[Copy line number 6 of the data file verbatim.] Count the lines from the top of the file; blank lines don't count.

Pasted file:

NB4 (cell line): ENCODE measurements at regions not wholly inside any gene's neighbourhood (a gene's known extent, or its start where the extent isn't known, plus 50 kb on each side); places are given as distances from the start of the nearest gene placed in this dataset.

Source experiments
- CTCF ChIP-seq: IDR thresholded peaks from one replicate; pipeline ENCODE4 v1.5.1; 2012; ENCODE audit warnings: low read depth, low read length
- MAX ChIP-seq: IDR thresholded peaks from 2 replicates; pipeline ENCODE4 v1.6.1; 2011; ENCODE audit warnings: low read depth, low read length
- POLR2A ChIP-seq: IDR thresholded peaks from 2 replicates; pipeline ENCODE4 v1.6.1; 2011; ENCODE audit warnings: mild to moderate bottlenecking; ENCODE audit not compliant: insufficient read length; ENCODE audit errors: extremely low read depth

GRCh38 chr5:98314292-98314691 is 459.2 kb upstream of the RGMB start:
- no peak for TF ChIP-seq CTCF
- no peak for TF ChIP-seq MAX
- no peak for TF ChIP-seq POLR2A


GRCh38 chr5:98314292-98314691 is 459.2 kb upstream of the RGMB start: